First time I thought about what gender meant in hip-hop: I remember when "Ladies First" by [Queen] Latifah came out. It made an impression on me, but I was too young to understand the power of it. I first fully saw the role gender justice plays in reviving hip-hop when I met and joined the anti-misogyny all-elements hip hop collective ANOMOLIES. They made me reflect on all the hardships i had witnessed and experienced, and realize how important it is to support each other as people whose voices are marginalized in this culture.

One question I'd like to see addressed "Hip-Hop: Beyond Gender": How do we create space for more transgender and gender non-conforming hip-hop artists to develop skills, bring new perspectives, and be heard? How can gender justice in this music and culture benefit all marginalized voices in hip-hop?


Photo by Ruby Battacharya, logo by Maya el Helou

Tru Bloo started performing hip-hop when they were 11, played Angela Davis' induction into the La Peña hall of fame in 2011, and has dabbled in classical guitar and piano among a million other projects. They're curating the May 10 "Wo(MB) Manifest" night of breakdancing, graffiti, and performance at La Peña.

First hip-hop album: I found a 2 Live Crew rap tape on my school bus in fourth grade and memorized the entire album. Also danced a lot to Rob Base & DJ E-Z Rock.

First hip hop concert/party: MC Hammer

First time I thought about what gender meant in hip-hop: When groups like TLC, Salt 'N Pepa and Queen Latifah's U.N.I.T.Y. anthem came out in late '80s/early '90s, I realized women had a different story to tell via hip-hop.

One question I'd like to see addressed "Hip-Hop: Beyond Gender": Do female, trans, and gender non-conforming hip-hop artists have the power to change the social discourse around patriarchy, misogyny, homophobia, and transphobia within our communities and mainstream pop culture, if given a voice?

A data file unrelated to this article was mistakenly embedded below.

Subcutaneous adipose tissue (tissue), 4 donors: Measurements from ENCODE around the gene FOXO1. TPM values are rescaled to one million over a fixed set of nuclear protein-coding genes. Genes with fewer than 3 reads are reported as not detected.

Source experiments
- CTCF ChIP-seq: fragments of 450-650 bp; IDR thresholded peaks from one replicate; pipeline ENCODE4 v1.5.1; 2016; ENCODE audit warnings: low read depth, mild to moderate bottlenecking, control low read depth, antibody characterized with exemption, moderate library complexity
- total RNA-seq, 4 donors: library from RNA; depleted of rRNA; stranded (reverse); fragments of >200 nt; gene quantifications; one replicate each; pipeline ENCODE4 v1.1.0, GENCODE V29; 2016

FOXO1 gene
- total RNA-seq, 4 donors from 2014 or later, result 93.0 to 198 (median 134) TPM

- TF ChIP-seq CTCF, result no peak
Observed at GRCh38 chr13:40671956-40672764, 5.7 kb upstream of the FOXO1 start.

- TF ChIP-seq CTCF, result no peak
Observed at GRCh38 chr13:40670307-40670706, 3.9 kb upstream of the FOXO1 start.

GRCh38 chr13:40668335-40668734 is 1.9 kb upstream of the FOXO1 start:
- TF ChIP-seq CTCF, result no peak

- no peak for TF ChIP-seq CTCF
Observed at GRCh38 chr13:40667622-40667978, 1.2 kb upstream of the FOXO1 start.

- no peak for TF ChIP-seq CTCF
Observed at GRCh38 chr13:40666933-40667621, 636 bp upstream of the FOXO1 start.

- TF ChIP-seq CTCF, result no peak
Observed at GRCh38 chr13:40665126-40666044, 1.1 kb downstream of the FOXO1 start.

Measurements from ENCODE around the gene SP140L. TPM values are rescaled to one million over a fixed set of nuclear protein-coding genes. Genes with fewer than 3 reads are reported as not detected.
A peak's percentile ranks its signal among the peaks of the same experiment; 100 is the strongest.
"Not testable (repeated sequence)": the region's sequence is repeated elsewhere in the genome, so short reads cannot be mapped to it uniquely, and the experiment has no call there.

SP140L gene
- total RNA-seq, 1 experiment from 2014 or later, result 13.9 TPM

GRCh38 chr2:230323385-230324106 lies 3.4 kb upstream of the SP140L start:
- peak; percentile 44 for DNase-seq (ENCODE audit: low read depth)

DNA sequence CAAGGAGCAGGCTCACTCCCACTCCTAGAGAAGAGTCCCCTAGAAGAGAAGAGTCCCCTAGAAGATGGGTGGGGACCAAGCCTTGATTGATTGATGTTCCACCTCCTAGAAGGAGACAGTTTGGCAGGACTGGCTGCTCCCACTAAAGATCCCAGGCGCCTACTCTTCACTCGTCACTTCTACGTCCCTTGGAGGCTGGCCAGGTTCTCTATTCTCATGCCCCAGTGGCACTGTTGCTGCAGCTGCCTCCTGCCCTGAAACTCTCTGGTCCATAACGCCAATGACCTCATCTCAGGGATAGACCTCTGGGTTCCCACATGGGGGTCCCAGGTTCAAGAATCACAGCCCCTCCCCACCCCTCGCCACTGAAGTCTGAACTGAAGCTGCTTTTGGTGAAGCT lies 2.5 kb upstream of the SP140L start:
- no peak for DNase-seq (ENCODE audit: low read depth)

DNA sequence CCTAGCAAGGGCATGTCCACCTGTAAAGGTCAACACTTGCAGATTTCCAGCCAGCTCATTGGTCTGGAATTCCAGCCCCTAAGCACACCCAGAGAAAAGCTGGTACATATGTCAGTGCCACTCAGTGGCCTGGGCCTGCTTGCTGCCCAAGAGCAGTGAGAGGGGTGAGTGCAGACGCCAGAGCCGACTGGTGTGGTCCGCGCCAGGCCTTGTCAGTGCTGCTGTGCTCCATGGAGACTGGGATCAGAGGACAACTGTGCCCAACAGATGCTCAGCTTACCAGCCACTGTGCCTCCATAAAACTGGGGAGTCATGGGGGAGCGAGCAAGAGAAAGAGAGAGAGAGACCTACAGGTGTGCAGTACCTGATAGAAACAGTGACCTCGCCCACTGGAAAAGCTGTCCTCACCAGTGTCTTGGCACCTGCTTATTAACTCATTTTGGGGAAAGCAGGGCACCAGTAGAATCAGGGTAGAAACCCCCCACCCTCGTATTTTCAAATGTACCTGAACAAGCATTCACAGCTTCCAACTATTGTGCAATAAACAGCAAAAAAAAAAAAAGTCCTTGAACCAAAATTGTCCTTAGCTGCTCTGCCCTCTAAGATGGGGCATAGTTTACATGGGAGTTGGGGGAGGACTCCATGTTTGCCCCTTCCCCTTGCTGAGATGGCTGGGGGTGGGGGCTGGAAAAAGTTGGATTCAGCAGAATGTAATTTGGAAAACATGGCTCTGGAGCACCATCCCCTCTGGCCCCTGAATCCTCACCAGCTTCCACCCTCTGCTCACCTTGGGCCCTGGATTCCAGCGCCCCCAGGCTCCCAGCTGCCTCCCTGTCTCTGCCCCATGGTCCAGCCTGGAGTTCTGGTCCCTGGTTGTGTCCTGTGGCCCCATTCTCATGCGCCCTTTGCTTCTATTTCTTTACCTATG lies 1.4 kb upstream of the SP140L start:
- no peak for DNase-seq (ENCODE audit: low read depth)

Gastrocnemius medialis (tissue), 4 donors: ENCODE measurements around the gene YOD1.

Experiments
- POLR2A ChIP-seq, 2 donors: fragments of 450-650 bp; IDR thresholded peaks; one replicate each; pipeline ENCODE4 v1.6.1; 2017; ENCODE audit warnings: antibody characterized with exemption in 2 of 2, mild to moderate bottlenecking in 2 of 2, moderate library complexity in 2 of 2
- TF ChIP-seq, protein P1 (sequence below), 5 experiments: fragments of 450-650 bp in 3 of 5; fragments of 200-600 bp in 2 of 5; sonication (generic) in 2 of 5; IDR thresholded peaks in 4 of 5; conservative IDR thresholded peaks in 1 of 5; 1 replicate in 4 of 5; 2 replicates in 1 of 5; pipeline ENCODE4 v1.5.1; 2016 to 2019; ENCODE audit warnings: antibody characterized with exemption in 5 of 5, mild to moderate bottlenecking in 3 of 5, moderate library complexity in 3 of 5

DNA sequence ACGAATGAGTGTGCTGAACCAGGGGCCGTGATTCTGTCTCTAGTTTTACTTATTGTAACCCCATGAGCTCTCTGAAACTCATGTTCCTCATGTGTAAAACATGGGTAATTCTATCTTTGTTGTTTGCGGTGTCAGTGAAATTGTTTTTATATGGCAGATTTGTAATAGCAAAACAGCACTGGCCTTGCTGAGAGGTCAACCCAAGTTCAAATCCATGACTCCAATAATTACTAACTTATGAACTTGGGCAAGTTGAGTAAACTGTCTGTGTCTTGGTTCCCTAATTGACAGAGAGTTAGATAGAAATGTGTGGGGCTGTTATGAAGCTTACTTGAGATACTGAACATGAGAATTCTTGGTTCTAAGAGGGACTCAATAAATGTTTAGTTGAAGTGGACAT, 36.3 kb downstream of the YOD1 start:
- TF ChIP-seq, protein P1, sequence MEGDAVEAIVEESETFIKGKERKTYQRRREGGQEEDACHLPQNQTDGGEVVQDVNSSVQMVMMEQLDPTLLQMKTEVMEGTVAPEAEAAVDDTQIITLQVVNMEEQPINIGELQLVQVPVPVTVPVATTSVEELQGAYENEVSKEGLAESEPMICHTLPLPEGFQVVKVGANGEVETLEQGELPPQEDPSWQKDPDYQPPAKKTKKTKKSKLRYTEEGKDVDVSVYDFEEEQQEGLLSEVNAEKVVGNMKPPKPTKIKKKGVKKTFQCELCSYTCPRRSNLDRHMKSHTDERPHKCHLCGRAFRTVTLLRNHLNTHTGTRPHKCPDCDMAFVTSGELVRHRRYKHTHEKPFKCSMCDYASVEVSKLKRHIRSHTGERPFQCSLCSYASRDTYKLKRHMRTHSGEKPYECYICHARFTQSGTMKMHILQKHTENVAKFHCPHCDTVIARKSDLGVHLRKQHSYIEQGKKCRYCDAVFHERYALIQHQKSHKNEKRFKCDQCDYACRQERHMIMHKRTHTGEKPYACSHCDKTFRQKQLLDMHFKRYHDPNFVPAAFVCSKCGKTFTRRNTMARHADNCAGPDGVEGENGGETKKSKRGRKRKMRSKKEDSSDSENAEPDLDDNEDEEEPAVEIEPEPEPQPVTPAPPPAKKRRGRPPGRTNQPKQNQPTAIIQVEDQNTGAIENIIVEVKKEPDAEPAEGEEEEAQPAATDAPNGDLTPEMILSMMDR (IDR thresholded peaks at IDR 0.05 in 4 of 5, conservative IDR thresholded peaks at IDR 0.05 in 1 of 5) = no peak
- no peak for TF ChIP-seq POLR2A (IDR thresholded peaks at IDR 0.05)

No disrespect Caitlin,

But why of all places do you think hip hop would be where queer feminism thought and ethos would take root?
queer & feminist thought are hella marginalized in american culture at large.

Posted by Guest on Feb. 13, 2013 @ 1:51 pm

None taken! But hip-hop has the capacity for a lot of subversion. I'd never say that's THE PLACE where queer issues and feminism will be located in the future, but as you can see from the artists I interviewed and cited in the piece, we're in an exciting moment as far as the genre is concerned.

And for the love, can you tell me a musical genre that hasn't had its moments of utter sexism? Hip-hop gets called out on a lot of shit because it's explicit -- like literally, a lot more words get said, both transcendent and not. But most forms of art that make it to the level of saturation hip-hop has get real stupid sometimes (Justin Beiber's pro-life, for chrissakes.)

I guess the NFL would make a good metaphor -- there's pro football players making brave moves forward (Brendon Ayanbadejo) and folks who are falling back on tired tropes (sideye, Niners). I'm gonna focus on the heroes for a moment.

Posted by caitlin on Feb. 13, 2013 @ 2:27 pm

I don't think it's a very inclusive scene at all. Especially if you play another kind of music that is scorned by many hip hop fans like techno or trance. I've been bullied, marginalized and brutalized by closed minded hip hop fans time and time again. I actually think that scene has a lot of assholes. But of course there is cool stuff..mostly 90's and from the UK.

Posted by PK on Feb. 14, 2013 @ 11:09 am

We're talking about a vast genre. I'm sorry you had bad experience playing trance and techno -- out of curiosity, were you trying to blend those genres with hip-hop or was it that hip-hop fans diss the genres you're into?

Posted by caitlin on Feb. 15, 2013 @ 12:51 pm

Related articles

  • Candy crush

    THE YEAR IN NIGHTLIFE: Queer hip-hop, porn music, spruced-up venues, virtual techno, classical near-riots, and the '90s big-room revival ruled 2013

  • Baring all: Red Hots Burlesque presents “Burlesque and WHY”

  • GOLDIES 2012: Mica Sigourney

    Drag-rooted performance works that question the egotism of the artist and the role of the audience

  • Also from this author